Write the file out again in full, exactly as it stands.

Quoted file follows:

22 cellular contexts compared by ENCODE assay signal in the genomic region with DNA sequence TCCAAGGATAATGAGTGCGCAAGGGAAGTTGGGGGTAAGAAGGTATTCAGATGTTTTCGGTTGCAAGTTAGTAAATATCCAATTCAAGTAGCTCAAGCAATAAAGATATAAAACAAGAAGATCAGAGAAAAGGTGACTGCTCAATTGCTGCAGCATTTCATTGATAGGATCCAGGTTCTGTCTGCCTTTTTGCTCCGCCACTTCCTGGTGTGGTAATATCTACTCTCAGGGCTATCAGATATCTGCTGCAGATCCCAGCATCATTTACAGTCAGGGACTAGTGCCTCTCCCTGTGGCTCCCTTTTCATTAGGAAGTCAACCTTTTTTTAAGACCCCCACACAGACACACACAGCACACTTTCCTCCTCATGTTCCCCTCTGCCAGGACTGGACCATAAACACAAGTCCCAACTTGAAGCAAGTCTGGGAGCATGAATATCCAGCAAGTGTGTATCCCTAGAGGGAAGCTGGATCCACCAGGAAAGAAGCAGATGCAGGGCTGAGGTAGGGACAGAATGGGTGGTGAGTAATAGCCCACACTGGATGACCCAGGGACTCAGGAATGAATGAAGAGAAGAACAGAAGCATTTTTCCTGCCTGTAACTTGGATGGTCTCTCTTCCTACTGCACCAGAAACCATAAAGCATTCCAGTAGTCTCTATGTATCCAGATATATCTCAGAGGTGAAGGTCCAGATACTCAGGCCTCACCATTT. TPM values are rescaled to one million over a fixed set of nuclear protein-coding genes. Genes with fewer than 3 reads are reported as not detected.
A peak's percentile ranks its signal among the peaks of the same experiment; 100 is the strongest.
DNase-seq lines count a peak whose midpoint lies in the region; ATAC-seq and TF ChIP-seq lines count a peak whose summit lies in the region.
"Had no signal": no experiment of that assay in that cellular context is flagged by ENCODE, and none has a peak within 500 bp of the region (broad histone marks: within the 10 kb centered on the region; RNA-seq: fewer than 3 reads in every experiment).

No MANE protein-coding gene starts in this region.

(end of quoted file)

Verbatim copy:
22 cellular contexts compared by ENCODE assay signal in the genomic region with DNA sequence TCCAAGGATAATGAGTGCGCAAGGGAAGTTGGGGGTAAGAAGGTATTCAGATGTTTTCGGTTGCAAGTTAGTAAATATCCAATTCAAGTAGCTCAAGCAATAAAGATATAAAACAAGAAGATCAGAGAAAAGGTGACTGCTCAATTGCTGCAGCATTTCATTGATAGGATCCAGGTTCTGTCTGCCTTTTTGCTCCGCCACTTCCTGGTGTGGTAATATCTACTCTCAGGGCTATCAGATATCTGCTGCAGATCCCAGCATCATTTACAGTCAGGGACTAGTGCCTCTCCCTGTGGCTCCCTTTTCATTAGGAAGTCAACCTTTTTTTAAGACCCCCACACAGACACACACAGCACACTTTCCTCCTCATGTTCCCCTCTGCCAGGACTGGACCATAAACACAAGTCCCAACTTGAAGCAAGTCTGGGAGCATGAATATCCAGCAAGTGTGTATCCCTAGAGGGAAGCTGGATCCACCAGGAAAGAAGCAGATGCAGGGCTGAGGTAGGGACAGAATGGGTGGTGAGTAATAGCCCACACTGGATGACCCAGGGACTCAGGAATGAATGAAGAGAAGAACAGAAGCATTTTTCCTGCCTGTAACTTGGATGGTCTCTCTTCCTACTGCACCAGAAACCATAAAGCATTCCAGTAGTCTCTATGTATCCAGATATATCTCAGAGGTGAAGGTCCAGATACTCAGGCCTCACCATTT. TPM values are rescaled to one million over a fixed set of nuclear protein-coding genes. Genes with fewer than 3 reads are reported as not detected.
A peak's percentile ranks its signal among the peaks of the same experiment; 100 is the strongest.
DNase-seq lines count a peak whose midpoint lies in the region; ATAC-seq and TF ChIP-seq lines count a peak whose summit lies in the region.
"Had no signal": no experiment of that assay in that cellular context is flagged by ENCODE, and none has a peak within 500 bp of the region (broad histone marks: within the 10 kb centered on the region; RNA-seq: fewer than 3 reads in every experiment).

No MANE protein-coding gene starts in this region.